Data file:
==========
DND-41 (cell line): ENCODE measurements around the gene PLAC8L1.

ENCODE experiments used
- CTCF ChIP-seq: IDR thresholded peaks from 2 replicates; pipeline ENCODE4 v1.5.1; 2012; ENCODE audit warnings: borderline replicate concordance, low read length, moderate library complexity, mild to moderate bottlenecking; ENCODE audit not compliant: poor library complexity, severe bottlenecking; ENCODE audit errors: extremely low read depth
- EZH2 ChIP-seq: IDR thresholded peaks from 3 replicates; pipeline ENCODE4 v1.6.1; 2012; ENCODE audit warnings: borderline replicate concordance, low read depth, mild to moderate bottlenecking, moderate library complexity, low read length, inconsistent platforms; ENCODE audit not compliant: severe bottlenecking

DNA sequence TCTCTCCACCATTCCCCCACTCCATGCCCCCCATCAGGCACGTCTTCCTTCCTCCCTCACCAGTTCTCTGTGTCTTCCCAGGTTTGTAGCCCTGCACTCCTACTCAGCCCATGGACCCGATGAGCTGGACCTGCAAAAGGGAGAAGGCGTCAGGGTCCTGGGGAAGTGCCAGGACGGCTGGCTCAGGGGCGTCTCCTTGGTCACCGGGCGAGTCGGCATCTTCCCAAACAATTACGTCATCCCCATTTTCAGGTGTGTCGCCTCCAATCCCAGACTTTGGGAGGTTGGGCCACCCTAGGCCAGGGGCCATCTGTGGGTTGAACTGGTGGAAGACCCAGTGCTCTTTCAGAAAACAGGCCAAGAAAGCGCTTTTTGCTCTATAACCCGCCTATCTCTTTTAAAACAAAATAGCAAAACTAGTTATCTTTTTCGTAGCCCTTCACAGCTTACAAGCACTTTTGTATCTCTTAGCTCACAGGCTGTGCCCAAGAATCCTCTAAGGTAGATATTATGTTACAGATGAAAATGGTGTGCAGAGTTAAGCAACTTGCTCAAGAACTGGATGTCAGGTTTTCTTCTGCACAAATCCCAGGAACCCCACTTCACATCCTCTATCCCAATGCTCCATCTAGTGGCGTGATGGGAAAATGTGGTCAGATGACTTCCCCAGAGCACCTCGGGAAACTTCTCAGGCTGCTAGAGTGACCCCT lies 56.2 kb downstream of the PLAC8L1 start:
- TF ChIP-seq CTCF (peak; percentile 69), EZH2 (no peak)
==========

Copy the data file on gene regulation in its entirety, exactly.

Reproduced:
DND-41 (cell line): ENCODE measurements around the gene PLAC8L1.

ENCODE experiments used
- CTCF ChIP-seq: IDR thresholded peaks from 2 replicates; pipeline ENCODE4 v1.5.1; 2012; ENCODE audit warnings: borderline replicate concordance, low read length, moderate library complexity, mild to moderate bottlenecking; ENCODE audit not compliant: poor library complexity, severe bottlenecking; ENCODE audit errors: extremely low read depth
- EZH2 ChIP-seq: IDR thresholded peaks from 3 replicates; pipeline ENCODE4 v1.6.1; 2012; ENCODE audit warnings: borderline replicate concordance, low read depth, mild to moderate bottlenecking, moderate library complexity, low read length, inconsistent platforms; ENCODE audit not compliant: severe bottlenecking

DNA sequence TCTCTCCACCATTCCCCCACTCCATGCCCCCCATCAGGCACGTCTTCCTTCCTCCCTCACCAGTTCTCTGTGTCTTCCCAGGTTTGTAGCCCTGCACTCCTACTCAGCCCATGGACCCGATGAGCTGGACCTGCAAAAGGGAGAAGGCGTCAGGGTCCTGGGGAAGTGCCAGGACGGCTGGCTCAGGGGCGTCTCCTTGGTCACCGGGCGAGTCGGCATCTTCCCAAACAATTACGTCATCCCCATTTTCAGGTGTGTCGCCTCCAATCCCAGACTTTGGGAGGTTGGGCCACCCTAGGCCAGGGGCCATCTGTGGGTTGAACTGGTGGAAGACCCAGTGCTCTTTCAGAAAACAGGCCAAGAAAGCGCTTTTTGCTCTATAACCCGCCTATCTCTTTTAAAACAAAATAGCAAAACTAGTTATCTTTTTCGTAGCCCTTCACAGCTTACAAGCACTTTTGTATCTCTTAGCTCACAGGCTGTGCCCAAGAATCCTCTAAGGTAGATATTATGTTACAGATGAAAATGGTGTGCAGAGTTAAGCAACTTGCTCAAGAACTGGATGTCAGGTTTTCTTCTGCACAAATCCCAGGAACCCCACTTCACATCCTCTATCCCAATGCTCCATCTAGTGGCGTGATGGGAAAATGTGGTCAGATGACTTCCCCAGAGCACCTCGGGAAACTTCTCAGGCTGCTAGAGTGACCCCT lies 56.2 kb downstream of the PLAC8L1 start:
- TF ChIP-seq CTCF (peak; percentile 69), EZH2 (no peak)